June 13, 2024

Devy Digest: Rome Odunze

4 min read


Rome Odunze


Washington Huskies
Position: Wide Receiver 6’3″ 216 lbs
Age: 22
Draft Eligible: 2024
Devy Digest WR Rank: 16 Stats:

Who is Rome Odunze?

Rome Odunze was a 4* in the composites and attended powerhouse Bishop Gorman, in Las Vegas and was named Gatorade Player of the Year in Nevada for 2019. Odunze had a spectacular Senior season with 54 catches over 1200 yards and 15 touchdowns. Odunze was also a Track athlete during his time at Bishop Gorman. Odunze held offers from UCLA, Tennessee, Florida, Oklahoma, Alabama, and Washington. Odunze’s Freshman season was the shortened COVID-19 season and he appeared in all games, at that time, Washington was a barren roster void of talent. In 2021, he earned the starting role in 7 games and was an impactful player for a program that was rebuilding and earned the full time starting position in 2022 when he had an outstanding season and helped lead the program into a quick resurgence. This year, Odunze has even improved on those stats and become a key cog in their hopes for a College Football Playoff appearance.

Advance Metrics courtesy of Campus 2 Canton


Rome Odunze is a strong physical receiver who brings good size to the table. Odunze’s play strength is evident as soon as you turn the tape on, a simple jab as a press coverage tactic will not work and Odunze will easily fight through that and get to his desired destination. Odunze will body up smaller defenders and use that to his advantage to create separation, rather than manipulating a defender with footwork or body movement. Odunze, furthermore shows his physicality after the catch as he will run through a defender to gain additional yards. Odunze wins with speed and strength.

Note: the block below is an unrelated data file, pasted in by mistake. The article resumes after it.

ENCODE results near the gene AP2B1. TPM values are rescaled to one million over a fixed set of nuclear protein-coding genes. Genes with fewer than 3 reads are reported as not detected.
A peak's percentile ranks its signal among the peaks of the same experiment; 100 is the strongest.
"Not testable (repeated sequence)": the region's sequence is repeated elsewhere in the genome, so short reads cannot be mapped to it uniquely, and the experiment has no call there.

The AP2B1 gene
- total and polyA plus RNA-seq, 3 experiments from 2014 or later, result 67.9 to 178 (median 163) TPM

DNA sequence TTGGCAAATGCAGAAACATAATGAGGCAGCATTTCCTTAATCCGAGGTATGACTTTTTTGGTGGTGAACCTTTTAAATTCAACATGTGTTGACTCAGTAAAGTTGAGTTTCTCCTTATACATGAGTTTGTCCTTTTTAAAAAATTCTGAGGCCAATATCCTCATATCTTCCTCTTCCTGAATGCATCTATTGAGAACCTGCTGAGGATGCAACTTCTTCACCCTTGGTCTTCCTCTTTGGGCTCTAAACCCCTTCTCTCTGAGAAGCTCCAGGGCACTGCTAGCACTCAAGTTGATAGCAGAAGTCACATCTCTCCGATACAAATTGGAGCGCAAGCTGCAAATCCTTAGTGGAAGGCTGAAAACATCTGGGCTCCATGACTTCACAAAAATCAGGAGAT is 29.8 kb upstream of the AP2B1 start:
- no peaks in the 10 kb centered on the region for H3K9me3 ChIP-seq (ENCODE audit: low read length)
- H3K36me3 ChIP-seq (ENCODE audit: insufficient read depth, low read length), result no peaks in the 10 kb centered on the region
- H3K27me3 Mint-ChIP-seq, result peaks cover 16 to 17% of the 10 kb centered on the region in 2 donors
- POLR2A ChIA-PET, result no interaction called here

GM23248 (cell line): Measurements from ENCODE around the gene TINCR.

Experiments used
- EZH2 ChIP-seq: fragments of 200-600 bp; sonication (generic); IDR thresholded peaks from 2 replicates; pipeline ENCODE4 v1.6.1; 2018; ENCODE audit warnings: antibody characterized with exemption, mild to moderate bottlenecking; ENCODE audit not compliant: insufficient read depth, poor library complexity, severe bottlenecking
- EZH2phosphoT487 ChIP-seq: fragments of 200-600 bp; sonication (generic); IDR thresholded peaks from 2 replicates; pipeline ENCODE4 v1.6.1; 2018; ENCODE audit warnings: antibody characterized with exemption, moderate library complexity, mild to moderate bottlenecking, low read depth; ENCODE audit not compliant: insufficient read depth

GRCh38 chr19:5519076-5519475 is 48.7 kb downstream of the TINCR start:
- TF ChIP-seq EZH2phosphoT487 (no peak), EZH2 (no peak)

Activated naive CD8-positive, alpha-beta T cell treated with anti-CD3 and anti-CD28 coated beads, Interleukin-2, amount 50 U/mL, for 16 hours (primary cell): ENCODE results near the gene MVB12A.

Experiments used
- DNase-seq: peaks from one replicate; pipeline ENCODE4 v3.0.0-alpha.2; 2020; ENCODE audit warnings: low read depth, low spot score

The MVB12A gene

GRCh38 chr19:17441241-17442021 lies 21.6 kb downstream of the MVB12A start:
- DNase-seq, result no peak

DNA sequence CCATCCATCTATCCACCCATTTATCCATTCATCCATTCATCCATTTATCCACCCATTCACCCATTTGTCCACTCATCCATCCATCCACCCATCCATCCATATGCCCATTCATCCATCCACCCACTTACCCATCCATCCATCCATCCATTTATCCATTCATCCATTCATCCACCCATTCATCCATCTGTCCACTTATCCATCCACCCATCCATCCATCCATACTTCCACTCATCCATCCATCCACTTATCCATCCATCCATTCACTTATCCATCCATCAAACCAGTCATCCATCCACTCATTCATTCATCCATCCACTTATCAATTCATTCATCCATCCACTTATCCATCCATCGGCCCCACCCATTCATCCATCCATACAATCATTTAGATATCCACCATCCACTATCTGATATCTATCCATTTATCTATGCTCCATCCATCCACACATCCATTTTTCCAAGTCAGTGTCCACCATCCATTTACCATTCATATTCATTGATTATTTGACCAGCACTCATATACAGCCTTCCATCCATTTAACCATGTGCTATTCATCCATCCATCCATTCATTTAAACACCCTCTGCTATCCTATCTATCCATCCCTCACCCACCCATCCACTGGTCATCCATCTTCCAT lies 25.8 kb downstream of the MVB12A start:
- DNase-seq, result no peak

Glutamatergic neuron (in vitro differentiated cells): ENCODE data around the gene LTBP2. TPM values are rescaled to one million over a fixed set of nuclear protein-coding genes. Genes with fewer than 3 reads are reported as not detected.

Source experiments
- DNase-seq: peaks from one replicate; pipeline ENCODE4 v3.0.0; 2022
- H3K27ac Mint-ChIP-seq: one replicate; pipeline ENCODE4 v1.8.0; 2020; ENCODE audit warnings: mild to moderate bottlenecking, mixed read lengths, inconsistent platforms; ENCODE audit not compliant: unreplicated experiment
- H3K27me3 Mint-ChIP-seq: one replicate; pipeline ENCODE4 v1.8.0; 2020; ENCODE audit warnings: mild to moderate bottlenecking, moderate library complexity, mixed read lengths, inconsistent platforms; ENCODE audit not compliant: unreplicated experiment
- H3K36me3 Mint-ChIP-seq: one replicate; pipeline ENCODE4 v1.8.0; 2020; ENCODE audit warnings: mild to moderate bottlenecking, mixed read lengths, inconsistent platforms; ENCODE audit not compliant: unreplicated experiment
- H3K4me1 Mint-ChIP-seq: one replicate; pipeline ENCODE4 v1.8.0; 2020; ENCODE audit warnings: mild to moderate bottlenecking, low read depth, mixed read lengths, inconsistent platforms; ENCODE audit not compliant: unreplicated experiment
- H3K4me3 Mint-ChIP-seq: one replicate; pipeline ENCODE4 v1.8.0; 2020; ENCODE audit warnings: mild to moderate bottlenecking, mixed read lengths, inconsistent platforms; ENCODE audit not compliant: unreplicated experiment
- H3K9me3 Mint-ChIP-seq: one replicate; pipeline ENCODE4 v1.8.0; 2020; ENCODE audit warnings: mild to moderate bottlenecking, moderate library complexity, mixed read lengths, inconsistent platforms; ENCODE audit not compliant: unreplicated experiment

Odunze at times appears to be stiff at the hip and has trouble in and out of his breaks, Odunze also struggles to accelerate out of his breaks and is more of a long striding galloper that takes a few strides to get to his peak. Rome Odunze, at times lacks the “My ball” mentality and doesn’t pluck the ball out of mid air and will sometimes lazily wait for it. That split millisecond in the NFL can turn a big completion into a deflected pass. While a track athlete in High School, Odunze is not a burner in that sense, nor is he a creator after the catch. The lack of nuance to his game will make it easy for defenders at the next level to figure him out, while it’s not necessary to have the full package coming out of the draft, Odunze also appears to be a beneficiary of a friendly offensive system at Washington where nothing is really too difficult from a concept perspective. Odunze has natural talent but so does the entire roster of every NFL team. To be a difference maker, he will need to develop the small things that have been overlooked thus far in his career. Another concern is his family, there are literally dozens of burner accounts created by his family to monitor X, and any negative or non-glowing comment regarding Odunze, they will attack like little trolls. The NFL won’t play too kindly to that.

Devy Value

Rome Odunze is a devy sell, he brings a lot of traits that the NFL will take a second and third glance at and because of that, other league managers will too. While Odunze can develop into an overall well rounded receiver to get to his second and third contract, I would be fielding offers in devy leagues, and if I can flip him for say a Chris Godwin or an injured Mike Williams, I would make that trade.

NFL Outlook

Odunze has good size and physicality, his tight hips don’t allow him to be a fluid in breaking receiver, and his lack of acceleration out of breaks will also allow defenders to catch up with him. Odunze should run a decent 40 time as that is just a straight line run and something he should do well based on his track background, but I’ll be interested to see if he does the shuttle cone. Rome Odunze has every right to be in consideration for the WR3 of the class, but at the same time, he could easily go as the WR7 off the board. I would say his absolute floor is late day two draft capital. He’s a typical “X” receiver at the next level but could easily fall into the Quentin Johnston playbook and go to a team where there are established receivers ahead of him and he’ll have time to learn under them, instead of being an immediate impactful player.